- IAEA – Nuclear Plant Safety in Ukraine “Far from Resolved”
- Risks of Cyberattack On Ukraine Nuclear Plant Aired to EU Parliament
- Update on Westinghouse Presence in Ukraine
IAEA – Nuclear Plant Safety in Ukraine “Far from Resolved”
IAEA chief Rafael Mariano Grossi said in a statement that the risk of a accident at a nuclear reactors in Ukraine is a major source of worry for the agency. He called the situation “far from being resolved.”
Grossi made his remarks at a hearing of the European Union Parliament.
According to the IAEA Chief, (right) the agency’s main “preoccupation” are the Zaporizhia reactors, located at Ukraine’s largest nuclear power plant.
It has been occupied by Russian military troops for the past two months. Two of the six reactors at the site are still being operated by Energoatom which is Ukraine’s state owned nuclear utility.
The situation is far from stable. According to Grossi, Russian nuclear engineers from Rosatom are at the site, but “their function is not entirely clear.”
He said their presence “goes against every safety principle that we have” and creates the “potential for disagreement, for friction, for contradictory instruction,” and conflict between the Ukrainian plant operators and the Rosatom engineers.
Grossi added that with the Russians in control of Zaporizhia it isn’t possible for the Ukraine nuclear safety agency to verify the status of nuclear material at the plant which include spent nuclear fuel. IAEA experts currently don’t have access to the plant which means they can’t carry out the agency’s nuclear safeguard activities which include physical inventories and monitoring.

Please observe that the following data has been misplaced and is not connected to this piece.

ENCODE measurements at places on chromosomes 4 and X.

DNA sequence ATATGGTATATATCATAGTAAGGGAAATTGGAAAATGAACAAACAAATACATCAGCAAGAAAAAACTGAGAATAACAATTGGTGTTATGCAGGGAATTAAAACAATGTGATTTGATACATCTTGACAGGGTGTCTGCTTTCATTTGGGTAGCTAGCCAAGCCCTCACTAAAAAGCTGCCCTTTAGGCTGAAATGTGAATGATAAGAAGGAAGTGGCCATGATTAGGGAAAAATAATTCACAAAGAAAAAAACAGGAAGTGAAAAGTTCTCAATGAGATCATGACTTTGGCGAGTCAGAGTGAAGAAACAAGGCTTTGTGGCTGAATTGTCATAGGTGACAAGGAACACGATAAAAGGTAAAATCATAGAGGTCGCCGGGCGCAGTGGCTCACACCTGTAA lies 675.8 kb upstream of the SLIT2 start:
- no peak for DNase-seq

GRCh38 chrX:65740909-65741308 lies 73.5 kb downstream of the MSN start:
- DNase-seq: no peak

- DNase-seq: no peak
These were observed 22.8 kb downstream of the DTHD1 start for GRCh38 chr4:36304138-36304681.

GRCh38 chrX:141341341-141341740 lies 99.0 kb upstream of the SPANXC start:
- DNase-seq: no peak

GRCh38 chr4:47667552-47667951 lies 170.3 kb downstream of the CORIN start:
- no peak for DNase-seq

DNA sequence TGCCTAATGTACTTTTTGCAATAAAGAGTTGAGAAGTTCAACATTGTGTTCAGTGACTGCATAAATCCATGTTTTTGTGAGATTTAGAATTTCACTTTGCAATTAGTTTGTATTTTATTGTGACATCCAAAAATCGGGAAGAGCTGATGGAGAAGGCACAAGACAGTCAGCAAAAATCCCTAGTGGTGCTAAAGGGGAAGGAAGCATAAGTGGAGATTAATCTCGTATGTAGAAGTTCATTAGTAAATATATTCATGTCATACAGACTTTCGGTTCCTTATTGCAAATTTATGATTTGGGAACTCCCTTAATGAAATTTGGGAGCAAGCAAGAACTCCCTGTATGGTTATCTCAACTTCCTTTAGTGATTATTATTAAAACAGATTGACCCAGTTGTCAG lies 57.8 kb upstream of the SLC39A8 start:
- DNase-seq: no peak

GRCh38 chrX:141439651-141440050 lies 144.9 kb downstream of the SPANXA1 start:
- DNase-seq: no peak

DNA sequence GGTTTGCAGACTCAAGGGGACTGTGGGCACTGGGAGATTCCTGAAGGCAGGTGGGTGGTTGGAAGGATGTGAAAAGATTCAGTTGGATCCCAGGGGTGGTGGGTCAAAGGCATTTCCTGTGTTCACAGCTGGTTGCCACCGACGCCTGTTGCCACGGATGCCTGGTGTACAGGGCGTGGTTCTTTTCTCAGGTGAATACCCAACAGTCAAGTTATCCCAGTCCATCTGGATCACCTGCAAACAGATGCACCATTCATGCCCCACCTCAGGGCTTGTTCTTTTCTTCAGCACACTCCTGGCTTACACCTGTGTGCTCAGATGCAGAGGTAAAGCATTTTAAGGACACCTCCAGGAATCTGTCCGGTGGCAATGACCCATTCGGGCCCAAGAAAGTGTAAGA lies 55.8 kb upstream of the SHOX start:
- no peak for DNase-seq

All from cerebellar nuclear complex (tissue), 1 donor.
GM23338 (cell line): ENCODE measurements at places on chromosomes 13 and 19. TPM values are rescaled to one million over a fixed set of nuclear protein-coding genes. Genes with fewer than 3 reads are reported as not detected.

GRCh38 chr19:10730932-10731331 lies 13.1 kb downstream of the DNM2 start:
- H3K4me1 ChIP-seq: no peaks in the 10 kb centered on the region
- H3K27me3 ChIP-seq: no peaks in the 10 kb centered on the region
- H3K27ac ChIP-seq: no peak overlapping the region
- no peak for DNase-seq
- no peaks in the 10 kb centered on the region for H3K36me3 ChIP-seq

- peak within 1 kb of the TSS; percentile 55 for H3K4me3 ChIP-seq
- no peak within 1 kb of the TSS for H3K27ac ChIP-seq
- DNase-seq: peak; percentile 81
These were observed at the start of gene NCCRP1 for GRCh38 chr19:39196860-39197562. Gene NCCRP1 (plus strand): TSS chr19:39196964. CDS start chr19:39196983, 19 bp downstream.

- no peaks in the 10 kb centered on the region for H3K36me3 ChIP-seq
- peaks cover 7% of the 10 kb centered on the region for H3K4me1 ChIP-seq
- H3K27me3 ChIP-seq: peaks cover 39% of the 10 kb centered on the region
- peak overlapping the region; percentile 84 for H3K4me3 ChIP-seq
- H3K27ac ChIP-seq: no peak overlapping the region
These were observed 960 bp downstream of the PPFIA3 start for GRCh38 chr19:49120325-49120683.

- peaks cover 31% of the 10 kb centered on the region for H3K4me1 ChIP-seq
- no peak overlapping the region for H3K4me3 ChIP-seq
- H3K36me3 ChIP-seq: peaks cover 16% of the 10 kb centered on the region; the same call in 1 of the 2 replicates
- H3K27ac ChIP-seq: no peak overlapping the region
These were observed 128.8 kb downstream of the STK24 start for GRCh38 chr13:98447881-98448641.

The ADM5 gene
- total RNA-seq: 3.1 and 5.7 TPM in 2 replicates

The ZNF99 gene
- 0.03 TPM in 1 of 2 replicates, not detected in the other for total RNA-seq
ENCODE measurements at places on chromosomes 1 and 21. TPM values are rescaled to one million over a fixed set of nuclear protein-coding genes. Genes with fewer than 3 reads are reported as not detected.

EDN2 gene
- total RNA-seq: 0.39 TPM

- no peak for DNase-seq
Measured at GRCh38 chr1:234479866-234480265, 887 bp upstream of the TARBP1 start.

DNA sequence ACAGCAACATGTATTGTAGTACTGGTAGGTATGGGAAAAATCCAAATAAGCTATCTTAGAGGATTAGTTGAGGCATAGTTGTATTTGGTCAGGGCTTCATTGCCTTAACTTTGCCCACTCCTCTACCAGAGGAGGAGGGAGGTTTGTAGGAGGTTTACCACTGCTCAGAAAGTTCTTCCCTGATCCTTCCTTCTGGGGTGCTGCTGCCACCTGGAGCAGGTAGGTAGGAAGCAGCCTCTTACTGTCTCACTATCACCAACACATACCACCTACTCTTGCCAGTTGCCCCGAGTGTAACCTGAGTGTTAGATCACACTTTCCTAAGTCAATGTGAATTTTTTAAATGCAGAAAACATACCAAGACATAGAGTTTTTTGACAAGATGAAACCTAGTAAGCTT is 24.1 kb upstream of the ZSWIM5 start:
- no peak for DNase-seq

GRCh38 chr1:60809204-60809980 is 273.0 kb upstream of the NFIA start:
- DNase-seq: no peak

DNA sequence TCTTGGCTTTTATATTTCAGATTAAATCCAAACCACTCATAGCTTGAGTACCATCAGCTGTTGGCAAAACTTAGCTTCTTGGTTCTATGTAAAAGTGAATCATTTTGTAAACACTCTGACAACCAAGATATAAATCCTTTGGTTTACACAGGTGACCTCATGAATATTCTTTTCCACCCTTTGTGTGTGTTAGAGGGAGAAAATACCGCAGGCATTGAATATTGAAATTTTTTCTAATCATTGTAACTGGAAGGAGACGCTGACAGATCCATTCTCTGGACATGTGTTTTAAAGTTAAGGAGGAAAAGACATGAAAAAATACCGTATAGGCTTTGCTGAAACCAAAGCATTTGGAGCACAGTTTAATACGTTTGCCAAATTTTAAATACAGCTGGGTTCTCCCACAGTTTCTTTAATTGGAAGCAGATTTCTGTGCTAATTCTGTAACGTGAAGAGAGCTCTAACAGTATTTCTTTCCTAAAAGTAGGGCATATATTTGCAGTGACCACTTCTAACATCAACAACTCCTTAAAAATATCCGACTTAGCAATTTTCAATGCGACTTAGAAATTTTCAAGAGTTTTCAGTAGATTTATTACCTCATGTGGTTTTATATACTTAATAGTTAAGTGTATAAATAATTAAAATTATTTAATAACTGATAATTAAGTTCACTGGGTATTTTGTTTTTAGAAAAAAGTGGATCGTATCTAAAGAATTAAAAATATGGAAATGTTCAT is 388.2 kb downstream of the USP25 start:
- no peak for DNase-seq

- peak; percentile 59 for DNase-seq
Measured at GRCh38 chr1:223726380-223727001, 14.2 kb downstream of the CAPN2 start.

“Without that we cannot ensure to the international community where the nuclear material is or what’s happening with it,” he said.
“But when I’m confronted with a situation … where we have more than 30,000 kilograms of enriched uranium and a similar amount of plutonium and I cannot go and inspect the situation with this nuclear material, it is a very real danger and something that should be considered in all its seriousness.”
IAEA Chief Meets with Roastom Counterpart
The IAEA has been negotiating with the Russian forces for Grossi and a team to travel to the Zaporizhzhia plant, but progress in terms of arranging the trip has been slowed down by political and logistical hurdles.
On May 5th Grossi, met with Alexey Likhachev, Director General of Russian state nuclear company Rosatom, and other senior Russian officials in Istanbul, Turkey.
Rosatom said in a statement issued after the meeting, as reported by World Nuclear News,”The officials reviewed the entire agenda of the Russia-IAEA working relationship. In particular, the parties discussed in detail the matter of ensuring safety of nuclear facilities in Ukraine under current complicated circumstances.”
It said the two men “paid particular attention to the state of affairs” at Zaporizhia “including taking into account the IAEA director general’s intention to organize a technical mission of the IAEA specialists to this NPP.